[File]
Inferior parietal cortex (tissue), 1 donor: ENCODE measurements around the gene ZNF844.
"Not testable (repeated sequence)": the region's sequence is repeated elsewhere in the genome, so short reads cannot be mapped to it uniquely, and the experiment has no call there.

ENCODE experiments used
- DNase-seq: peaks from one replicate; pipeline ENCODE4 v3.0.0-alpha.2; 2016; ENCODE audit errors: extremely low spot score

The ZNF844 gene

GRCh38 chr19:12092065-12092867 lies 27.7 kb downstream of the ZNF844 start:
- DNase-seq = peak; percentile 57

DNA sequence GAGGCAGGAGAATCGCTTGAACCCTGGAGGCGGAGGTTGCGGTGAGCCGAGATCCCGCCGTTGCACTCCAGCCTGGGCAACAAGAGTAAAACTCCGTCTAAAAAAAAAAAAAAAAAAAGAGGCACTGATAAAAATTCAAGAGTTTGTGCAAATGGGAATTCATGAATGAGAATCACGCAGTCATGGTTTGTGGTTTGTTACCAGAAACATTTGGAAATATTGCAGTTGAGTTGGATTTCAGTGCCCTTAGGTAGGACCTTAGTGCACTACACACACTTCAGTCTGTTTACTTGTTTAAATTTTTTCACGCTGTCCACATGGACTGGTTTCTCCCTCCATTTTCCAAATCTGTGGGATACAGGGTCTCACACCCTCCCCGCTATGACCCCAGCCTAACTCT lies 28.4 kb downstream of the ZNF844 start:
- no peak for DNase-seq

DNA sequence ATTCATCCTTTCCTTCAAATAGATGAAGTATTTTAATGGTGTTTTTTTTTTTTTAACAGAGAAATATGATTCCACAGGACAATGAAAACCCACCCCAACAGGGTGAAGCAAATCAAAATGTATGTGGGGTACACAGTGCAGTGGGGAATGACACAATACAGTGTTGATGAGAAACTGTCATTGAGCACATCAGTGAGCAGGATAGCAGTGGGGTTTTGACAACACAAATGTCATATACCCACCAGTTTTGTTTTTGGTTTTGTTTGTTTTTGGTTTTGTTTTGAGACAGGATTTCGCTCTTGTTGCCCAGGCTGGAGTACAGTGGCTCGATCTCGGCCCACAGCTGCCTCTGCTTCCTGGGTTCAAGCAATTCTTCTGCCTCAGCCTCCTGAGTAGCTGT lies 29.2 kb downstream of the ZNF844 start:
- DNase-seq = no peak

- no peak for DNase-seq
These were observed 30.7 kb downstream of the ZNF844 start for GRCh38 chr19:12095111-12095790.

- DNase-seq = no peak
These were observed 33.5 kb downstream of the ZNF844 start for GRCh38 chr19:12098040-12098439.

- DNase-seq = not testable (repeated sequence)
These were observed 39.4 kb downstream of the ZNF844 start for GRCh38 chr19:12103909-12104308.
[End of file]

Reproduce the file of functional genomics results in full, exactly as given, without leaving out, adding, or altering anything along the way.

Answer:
Inferior parietal cortex (tissue), 1 donor: ENCODE measurements around the gene ZNF844.
"Not testable (repeated sequence)": the region's sequence is repeated elsewhere in the genome, so short reads cannot be mapped to it uniquely, and the experiment has no call there.

ENCODE experiments used
- DNase-seq: peaks from one replicate; pipeline ENCODE4 v3.0.0-alpha.2; 2016; ENCODE audit errors: extremely low spot score

The ZNF844 gene

GRCh38 chr19:12092065-12092867 lies 27.7 kb downstream of the ZNF844 start:
- DNase-seq = peak; percentile 57

DNA sequence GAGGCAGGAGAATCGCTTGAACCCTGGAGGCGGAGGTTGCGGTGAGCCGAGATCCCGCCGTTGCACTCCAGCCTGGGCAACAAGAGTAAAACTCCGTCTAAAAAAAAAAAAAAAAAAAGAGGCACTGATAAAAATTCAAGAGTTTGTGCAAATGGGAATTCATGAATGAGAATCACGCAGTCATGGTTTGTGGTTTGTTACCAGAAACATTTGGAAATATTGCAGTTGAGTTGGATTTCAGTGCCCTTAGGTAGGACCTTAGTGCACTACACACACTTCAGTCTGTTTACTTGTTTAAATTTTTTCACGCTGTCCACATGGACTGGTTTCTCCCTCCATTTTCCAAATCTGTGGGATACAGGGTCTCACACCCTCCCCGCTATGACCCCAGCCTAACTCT lies 28.4 kb downstream of the ZNF844 start:
- no peak for DNase-seq

DNA sequence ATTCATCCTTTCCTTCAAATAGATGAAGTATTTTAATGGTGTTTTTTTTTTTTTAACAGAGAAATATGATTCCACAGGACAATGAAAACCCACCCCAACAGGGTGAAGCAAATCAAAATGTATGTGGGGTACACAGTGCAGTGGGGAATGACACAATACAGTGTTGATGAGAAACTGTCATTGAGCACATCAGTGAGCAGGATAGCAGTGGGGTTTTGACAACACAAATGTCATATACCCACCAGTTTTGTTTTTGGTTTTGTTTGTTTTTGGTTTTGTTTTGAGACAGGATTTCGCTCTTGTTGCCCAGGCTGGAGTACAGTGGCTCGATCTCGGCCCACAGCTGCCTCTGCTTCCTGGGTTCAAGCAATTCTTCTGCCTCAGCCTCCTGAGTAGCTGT lies 29.2 kb downstream of the ZNF844 start:
- DNase-seq = no peak

- no peak for DNase-seq
These were observed 30.7 kb downstream of the ZNF844 start for GRCh38 chr19:12095111-12095790.

- DNase-seq = no peak
These were observed 33.5 kb downstream of the ZNF844 start for GRCh38 chr19:12098040-12098439.

- DNase-seq = not testable (repeated sequence)
These were observed 39.4 kb downstream of the ZNF844 start for GRCh38 chr19:12103909-12104308.